Ted V. Mikels, RIP

tedLAS VEGAS–Director Ted V. Mikels died at his home here on Oct. 16. He was 87.

MSTies will remember him as the producer/director of the movie in episode 1002- GIRL IN GOLD BOOTS but may not have been aware that he was cinematographer for the movie in episode 204- CATALINA CAPER.

The Las Vegas Review-Journal has the story.

Thanks to Timmy for the heads up.

Weekend Discussion Thread: Adopt a Creature?

Alert regular “MSTie” opines:

I’d call this “How Much Is That Kaiju in the Window?” — if you could adopt any pet/animal/monster/thing from an MST3K movie, what would it be and why?

I’ll go with Chris the Dog from “Revenge of the Creature.” He was a good boy and got a raw deal and his name is Chris.

What’s your pick?

Patricia Barry, RIP

patricia_barry Los Angeles–Actress Patricia Barry, perhaps best known for long stints on several soap operas including “Days of Our Lives” and “All My Children,” died at her home here Oct. 11. She was 93.

MSTies will remember her role as Vera in the movie in episode 615- KITTEN WITH A WHIP.

The Hollywood Reporter has the story.

Thanks to Timmy for the heads up.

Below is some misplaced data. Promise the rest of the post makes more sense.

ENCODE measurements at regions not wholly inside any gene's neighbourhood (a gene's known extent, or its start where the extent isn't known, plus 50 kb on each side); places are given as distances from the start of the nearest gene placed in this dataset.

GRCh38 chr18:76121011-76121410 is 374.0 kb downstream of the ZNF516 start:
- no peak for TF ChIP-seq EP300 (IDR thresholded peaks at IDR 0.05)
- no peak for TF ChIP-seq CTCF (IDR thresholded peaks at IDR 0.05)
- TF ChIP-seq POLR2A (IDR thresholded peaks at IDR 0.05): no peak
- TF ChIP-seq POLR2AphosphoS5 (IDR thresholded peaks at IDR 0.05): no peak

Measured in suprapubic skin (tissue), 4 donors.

Episode guide: 606- The Creeping Terror

Movie: (1964) A slow-moving alien rug monster manages somehow to catch and swallow many people in a small town with no dialog.

First shown: 9/17/94
Opening: Tom is a security guard
Intro:It’s laundry day in Deep 13, Dr. F. makes the bots pretentious poseurs
Host segment 1: Crow makes a flag for the SOL, and M&tB raise it
Host segment 2: M&tB stick it to “Love American Style”
Host segment 3: Mike sets up his stereo system
End: Crow and Tom want Gypsy to swallow them, Mike reads letters, Dr. F. “presses” Frank about the laundry
Stinger: “My God! What is it?”
1 Star2 Stars3 Stars4 Stars5 Stars (240 votes, average: 4.68 out of 5)

• I like this episode a lot. The host segments are lots of fun, the riffing is great and while the movie is gray and tedious, at the same time it is TOTALLY OUT THERE. The questions it raises are endless. What’s chained up in the spaceship? Why does the creature look like a Chinese parade dragon? Why did that guy swallow a basketball? Why a full ten minutes of dance hall footage before the the monster arrives? And on and on.
• This episode appears in Rhino’s Mystery Science Theater 3000 Collection, Vol. 1.
• I love how they added a little drool to Servo’s mouth when they show him sleeping.
• There’s lots of narration and little dialogue, but don’t believe the commonly told story that the soundtrack dropped off of a boat into Lake Tahoe. The movie was shot without sound, with a plan to dub in the dialog later, a la “Manos.” But there wasn’t enough money for that when the time came, so the narration was used instead.